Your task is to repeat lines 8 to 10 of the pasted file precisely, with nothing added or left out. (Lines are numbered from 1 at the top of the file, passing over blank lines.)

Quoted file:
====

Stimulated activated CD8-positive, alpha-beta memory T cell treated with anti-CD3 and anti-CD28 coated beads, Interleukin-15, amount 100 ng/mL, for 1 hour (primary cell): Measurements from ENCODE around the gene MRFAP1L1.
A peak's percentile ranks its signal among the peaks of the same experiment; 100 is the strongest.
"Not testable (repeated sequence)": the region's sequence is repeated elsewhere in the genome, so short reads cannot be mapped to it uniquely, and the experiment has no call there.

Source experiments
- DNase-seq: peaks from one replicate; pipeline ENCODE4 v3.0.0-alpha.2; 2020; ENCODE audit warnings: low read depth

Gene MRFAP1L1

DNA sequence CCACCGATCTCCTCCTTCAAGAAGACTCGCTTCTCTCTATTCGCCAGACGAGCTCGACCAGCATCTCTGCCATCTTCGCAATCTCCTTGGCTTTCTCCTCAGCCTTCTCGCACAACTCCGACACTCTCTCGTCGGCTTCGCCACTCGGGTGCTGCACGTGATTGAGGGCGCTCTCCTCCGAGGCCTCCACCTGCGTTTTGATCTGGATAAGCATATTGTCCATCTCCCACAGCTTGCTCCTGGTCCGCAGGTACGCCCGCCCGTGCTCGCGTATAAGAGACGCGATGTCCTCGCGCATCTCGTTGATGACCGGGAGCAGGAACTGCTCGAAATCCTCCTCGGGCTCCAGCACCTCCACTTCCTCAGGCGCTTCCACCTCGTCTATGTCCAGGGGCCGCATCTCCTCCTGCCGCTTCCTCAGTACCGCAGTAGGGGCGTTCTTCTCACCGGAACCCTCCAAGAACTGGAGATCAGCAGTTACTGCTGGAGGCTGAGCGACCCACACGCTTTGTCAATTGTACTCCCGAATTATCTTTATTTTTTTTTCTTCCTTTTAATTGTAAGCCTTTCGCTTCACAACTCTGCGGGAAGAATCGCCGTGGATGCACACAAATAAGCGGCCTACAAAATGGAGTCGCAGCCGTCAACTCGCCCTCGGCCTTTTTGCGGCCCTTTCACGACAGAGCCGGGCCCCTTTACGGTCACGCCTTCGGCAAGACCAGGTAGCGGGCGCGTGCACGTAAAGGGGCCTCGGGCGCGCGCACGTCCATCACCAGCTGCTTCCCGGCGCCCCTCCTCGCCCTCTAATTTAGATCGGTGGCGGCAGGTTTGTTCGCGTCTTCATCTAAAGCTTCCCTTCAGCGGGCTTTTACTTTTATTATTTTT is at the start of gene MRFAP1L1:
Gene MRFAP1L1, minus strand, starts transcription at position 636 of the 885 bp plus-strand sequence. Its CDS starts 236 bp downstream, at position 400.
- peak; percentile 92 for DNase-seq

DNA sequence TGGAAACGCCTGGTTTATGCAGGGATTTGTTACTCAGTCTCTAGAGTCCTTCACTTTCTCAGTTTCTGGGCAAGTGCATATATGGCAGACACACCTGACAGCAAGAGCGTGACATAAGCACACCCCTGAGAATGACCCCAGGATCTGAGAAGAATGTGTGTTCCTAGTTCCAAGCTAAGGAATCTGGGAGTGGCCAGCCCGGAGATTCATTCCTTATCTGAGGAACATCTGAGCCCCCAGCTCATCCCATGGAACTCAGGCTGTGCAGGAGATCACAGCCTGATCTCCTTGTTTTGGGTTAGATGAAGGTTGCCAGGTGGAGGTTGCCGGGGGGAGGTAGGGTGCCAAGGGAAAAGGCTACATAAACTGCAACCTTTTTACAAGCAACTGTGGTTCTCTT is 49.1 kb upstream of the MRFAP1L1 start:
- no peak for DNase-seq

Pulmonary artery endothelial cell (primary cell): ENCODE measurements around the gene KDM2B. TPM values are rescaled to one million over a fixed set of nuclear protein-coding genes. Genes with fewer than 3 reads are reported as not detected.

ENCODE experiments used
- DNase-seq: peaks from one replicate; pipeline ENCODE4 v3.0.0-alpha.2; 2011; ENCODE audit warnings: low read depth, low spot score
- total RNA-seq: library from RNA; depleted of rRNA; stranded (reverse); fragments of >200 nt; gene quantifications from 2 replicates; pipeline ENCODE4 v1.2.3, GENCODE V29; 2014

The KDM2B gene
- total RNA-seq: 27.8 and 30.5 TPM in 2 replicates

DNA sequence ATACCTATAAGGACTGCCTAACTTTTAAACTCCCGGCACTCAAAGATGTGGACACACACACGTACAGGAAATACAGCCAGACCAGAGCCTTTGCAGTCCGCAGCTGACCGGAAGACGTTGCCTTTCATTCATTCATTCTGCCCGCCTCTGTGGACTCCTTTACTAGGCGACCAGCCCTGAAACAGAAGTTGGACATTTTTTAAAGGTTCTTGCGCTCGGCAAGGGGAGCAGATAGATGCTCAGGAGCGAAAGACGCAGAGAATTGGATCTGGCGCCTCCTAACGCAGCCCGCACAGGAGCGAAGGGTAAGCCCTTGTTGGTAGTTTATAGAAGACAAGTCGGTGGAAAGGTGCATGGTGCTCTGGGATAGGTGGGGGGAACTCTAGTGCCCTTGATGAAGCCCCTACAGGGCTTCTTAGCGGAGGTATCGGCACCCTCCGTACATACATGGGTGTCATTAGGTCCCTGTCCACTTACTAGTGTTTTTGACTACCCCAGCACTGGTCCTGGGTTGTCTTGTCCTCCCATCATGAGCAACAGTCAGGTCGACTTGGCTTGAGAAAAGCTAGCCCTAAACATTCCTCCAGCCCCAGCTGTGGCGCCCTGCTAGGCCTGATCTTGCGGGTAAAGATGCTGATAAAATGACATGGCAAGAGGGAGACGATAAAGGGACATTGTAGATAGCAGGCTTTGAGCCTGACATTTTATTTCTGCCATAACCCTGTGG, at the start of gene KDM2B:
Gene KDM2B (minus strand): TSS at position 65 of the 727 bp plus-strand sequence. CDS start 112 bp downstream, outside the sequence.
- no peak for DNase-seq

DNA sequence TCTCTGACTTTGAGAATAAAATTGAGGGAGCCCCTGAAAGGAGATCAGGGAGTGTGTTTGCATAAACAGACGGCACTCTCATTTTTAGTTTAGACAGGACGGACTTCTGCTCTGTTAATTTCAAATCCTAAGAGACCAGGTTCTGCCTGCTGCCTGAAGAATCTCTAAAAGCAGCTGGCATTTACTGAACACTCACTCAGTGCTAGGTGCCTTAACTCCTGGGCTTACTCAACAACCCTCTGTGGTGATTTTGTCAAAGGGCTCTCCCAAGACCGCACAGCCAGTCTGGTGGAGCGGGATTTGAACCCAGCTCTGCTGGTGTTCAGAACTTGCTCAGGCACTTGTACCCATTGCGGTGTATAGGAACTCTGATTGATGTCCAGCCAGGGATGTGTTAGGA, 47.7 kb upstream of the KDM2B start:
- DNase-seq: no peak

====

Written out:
Gene MRFAP1L1, minus strand, starts transcription at position 636 of the 885 bp plus-strand sequence. Its CDS starts 236 bp downstream, at position 400.
- peak; percentile 92 for DNase-seq

DNA sequence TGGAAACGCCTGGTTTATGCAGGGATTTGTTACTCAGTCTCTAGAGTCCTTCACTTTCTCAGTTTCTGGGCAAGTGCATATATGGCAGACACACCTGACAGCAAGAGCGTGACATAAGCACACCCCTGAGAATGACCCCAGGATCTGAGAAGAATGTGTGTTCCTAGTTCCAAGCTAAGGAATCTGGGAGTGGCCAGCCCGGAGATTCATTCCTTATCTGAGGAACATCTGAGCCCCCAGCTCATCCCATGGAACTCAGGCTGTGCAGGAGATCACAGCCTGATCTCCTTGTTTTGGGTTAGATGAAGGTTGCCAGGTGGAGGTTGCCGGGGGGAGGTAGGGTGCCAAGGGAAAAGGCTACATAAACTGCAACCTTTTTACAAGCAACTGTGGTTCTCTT is 49.1 kb upstream of the MRFAP1L1 start: